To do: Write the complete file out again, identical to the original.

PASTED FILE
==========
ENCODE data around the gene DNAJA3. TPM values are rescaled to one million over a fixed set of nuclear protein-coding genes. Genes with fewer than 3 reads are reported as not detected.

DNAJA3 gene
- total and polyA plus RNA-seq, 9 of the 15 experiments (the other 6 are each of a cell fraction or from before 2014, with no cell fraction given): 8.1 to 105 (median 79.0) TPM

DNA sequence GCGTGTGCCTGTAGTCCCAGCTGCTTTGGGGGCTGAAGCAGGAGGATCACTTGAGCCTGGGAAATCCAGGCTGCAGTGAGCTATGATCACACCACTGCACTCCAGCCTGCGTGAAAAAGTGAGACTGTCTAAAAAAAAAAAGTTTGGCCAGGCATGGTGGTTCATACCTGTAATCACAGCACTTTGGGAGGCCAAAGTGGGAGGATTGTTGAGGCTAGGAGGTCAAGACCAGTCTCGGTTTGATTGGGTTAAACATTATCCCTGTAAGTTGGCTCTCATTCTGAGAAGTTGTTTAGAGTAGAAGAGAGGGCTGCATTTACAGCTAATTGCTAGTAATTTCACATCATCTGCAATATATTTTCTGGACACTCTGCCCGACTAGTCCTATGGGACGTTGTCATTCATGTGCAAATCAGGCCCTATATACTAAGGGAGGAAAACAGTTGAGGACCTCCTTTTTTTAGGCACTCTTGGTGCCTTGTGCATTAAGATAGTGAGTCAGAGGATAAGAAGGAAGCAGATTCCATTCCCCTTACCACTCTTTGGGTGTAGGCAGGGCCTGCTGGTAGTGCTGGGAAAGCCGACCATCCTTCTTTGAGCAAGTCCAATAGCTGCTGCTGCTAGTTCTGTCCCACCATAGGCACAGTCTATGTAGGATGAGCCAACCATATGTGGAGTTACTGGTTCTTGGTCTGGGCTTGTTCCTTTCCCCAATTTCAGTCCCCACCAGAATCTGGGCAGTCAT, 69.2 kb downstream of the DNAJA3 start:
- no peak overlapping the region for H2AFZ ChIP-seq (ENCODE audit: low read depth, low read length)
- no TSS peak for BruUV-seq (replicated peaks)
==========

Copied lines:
ENCODE data around the gene DNAJA3. TPM values are rescaled to one million over a fixed set of nuclear protein-coding genes. Genes with fewer than 3 reads are reported as not detected.

DNAJA3 gene
- total and polyA plus RNA-seq, 9 of the 15 experiments (the other 6 are each of a cell fraction or from before 2014, with no cell fraction given): 8.1 to 105 (median 79.0) TPM

DNA sequence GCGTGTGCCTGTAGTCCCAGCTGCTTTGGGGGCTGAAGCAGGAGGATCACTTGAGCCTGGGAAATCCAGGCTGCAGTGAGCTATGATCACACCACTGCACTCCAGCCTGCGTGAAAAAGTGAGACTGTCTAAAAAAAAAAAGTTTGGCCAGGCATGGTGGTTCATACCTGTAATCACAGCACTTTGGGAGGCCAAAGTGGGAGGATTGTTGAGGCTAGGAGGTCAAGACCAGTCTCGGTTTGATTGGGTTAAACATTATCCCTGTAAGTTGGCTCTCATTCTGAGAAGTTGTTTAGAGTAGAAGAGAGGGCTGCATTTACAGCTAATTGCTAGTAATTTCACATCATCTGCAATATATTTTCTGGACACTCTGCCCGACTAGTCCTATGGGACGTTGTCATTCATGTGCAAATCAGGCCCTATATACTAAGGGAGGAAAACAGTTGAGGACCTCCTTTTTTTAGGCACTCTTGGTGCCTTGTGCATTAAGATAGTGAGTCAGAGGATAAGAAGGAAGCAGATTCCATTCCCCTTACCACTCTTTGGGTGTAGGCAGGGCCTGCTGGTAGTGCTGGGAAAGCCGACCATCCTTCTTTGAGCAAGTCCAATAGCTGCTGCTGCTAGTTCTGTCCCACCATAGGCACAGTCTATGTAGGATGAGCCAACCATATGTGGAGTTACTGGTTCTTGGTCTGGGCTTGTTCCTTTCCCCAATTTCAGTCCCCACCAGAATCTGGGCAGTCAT, 69.2 kb downstream of the DNAJA3 start:
- no peak overlapping the region for H2AFZ ChIP-seq (ENCODE audit: low read depth, low read length)
- no TSS peak for BruUV-seq (replicated peaks)